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The level of specialization of Phytophthora infestans to potato and tomato is a biotrophy-related, stable trait

Abstract : Despite their ability to infect both plant species, natural populations of Phytophthora infestans , the pathogen causing late blight on potato and tomato, are usually separated into genetically distinct lineages that are mainly restricted to either host. Laboratory cross-inoculation tests revealed a host-related local adaptation between genotypes, with asymmetric fitness performance between generalist lineages, mainly present on tomato, and specialist lineages confined to potato. To further understand the basis of host-related adaptation in P. infestans , we combined experimental evolution and analysis of effectors involved in pathogenicity and cell death modulation. We aimed to check in this way (i) if natural host adaptation of P. infestans is reversible during one growing season and (ii) if this process is accompanied by changes in pathogenicity-related gene expression. Two isolates differing substantially by their level of specialization were passaged for nine generations on susceptible potato (cv. Bintje), tomato (cv. Marmande) or alternately on both hosts. Pathogenic fitness and the expression of eight pathogen effectors with known host targets ( AVRblb2, EPIC2B, EPI1, PexRD2, SNE1, PiNPP, INF1 and Pi03192 ) and the candidate effector carbonic anhydrase (CA) were quantified before and after experimental evolution on these hosts. Fitness and gene expression varied during the experimental evolution experiment, but independently of the subculturing host. However, the level of host-related specialization of both isolates was stable over time and linked to distinct expression patterns of antagonistic host cell death regulator genes, such as SNE1 and PiNPP . Relations between fitness and effector expression proved to be host- and/or isolate-dependent. Altogether, our results demonstrate host adaptation of P. infestans to be a rather stable trait that is not prone to fluctuate by transitory host changes. They further suggest that pathogenicity of P. infestans strongly depends on its ability to establish a steady biotrophic interaction with its hosts by regulating effector gene expression. Author Summary The infamous Irish potato famine pathogen Phytophthora infestans causes late blight on potato and tomato, and extensive losses on both crops worldwide. Isolates causing tomato late blight markedly differ in genotype and phenotype from isolates causing potato late blight: under controlled conditions, isolates from tomato perform well on both hosts, while isolates highly pathogenic from potato struggle to produce large lesions on tomato. Mechanisms explaining these differences are unknown, but might provide clues to better understand the fundamental process of host specialization in pathogens. P. infestans is known to secrete many effectors, modulating the outcome of the interaction with its hosts. We thus coupled experimental evolution, by subculturing isolates nine times on different hosts, and expression of host cell death regulating effectors to explain pathogenic specialization. We showed that the level of pathogenic specialization depends on the pathogen ability to maintain a biotrophic interaction with its host, and hence to suppress cell death. Host specialization was not altered during serial passages, irrespective of the hosts, although overall pathogenicity increased. These findings show that P. infestans is primarily a biotrophic pathogen, feeding on living host tissue, and open ground for new breeding targets for improved resistance to late blight.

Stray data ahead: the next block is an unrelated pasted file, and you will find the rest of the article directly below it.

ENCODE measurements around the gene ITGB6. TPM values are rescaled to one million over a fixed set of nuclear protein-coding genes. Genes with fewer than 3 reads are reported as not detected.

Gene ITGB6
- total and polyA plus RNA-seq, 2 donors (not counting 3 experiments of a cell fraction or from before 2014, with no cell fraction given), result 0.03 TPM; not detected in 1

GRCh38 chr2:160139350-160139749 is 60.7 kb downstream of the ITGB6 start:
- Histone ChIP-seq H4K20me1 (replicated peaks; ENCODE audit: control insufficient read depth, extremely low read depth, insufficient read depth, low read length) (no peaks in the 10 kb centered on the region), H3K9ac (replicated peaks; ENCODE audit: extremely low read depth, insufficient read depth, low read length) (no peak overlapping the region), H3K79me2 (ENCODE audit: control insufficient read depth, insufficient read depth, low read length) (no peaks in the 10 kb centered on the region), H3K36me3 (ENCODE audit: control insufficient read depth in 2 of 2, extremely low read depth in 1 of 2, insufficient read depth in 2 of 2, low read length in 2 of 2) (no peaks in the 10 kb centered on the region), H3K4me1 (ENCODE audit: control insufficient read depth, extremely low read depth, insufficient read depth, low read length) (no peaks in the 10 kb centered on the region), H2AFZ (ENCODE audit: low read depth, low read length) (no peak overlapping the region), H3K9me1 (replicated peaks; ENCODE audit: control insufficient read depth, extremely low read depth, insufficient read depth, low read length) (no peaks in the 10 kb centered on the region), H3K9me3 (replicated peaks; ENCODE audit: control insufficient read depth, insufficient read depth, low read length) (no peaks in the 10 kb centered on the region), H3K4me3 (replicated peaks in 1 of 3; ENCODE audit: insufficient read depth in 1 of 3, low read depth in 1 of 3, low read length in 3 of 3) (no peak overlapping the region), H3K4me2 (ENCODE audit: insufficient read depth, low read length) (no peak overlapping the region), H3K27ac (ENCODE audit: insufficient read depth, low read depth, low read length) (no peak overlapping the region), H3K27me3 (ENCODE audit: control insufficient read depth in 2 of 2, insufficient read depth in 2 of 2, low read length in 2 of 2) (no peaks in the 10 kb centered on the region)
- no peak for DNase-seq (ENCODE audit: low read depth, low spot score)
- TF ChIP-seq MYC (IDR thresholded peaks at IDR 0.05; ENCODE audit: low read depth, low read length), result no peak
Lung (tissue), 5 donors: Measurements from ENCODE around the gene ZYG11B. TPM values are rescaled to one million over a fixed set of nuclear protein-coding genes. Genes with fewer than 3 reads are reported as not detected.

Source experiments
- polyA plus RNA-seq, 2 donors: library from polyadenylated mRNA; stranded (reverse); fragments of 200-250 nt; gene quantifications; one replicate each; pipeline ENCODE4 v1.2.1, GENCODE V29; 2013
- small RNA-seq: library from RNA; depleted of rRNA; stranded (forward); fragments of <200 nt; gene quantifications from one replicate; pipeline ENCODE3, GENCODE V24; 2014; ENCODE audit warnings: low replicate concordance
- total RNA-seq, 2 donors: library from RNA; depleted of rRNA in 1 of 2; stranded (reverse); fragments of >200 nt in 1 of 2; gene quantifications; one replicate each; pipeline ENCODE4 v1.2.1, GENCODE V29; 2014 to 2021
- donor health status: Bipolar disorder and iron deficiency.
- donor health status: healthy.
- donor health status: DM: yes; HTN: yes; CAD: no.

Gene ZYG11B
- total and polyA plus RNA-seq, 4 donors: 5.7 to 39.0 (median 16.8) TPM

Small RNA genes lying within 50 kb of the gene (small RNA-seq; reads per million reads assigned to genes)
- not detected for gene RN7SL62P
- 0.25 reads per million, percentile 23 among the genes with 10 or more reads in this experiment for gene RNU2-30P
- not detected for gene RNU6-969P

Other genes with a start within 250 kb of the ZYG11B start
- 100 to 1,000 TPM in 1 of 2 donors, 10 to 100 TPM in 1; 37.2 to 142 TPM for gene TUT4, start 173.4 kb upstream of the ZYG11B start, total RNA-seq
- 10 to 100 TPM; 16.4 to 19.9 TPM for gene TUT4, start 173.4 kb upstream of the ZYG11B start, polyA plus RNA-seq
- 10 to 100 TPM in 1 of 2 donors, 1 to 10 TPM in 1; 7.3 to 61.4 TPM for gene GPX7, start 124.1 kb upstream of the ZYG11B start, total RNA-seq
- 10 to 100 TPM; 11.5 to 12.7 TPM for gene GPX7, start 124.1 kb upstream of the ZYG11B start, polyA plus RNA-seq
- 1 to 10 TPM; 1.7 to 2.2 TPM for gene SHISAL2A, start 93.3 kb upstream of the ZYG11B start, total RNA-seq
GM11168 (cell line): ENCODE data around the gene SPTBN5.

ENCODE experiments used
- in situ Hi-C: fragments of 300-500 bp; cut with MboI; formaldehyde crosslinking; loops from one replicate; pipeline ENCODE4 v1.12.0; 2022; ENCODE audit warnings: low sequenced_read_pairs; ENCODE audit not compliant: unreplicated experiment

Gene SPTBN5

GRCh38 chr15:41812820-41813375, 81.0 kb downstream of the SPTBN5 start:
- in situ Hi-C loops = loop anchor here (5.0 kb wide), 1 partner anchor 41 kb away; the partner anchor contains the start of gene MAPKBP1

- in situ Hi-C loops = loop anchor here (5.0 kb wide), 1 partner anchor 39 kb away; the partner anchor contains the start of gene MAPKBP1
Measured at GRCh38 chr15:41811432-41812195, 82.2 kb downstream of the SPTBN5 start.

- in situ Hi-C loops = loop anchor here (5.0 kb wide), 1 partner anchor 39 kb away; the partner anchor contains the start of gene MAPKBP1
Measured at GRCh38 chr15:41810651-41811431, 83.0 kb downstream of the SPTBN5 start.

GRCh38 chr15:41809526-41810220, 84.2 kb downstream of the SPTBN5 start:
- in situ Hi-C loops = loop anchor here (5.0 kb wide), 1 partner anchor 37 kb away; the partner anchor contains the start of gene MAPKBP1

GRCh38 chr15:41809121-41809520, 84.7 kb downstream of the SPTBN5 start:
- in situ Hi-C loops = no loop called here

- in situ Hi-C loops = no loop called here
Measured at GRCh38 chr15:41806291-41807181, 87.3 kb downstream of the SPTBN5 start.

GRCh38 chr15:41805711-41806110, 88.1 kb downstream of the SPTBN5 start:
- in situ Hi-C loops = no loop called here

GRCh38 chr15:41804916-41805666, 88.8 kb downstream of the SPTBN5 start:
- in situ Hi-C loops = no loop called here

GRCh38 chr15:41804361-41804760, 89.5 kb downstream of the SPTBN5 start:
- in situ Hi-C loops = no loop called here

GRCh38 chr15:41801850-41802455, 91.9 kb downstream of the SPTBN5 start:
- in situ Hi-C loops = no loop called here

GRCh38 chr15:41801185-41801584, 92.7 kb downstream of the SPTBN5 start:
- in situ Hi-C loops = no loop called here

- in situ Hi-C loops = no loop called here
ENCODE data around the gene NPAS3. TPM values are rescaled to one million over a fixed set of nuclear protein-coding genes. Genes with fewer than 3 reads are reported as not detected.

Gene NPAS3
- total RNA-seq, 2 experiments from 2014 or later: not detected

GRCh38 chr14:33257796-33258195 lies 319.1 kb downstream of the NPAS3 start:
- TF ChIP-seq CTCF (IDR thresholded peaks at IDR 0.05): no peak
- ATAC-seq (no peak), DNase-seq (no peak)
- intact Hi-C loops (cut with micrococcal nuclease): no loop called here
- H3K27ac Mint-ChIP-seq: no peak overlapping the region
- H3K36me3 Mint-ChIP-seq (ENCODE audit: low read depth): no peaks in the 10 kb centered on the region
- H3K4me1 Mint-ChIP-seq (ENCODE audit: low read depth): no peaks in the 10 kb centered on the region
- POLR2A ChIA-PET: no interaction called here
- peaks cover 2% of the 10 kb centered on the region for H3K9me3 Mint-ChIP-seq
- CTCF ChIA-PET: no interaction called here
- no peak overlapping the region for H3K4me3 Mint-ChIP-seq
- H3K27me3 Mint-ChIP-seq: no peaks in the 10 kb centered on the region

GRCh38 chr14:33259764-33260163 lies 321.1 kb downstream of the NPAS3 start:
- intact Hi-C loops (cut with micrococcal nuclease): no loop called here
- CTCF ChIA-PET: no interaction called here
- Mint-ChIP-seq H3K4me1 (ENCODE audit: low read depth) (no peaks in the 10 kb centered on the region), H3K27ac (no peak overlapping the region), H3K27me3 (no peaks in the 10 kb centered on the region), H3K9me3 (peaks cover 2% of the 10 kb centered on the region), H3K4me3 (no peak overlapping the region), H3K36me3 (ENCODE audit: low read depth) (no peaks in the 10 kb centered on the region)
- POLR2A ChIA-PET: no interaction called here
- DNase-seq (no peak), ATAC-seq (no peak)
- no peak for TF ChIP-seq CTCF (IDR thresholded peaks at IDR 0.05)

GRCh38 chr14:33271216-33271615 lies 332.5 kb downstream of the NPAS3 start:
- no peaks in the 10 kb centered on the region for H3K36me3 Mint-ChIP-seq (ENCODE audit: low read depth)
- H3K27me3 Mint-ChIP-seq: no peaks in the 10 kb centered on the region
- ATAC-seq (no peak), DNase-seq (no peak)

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Preprints, Working Papers, ...
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Contributor : Josselin Montarry <>
Submitted on : Thursday, June 3, 2021 - 3:45:24 PM
Last modification on : Friday, July 9, 2021 - 3:46:47 AM


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Alexander Kröner, Romain Mabon, Roselyne Corbière, Josselin Montarry, Didier Andrivon. The level of specialization of Phytophthora infestans to potato and tomato is a biotrophy-related, stable trait. 2021. ⟨hal-03248444⟩



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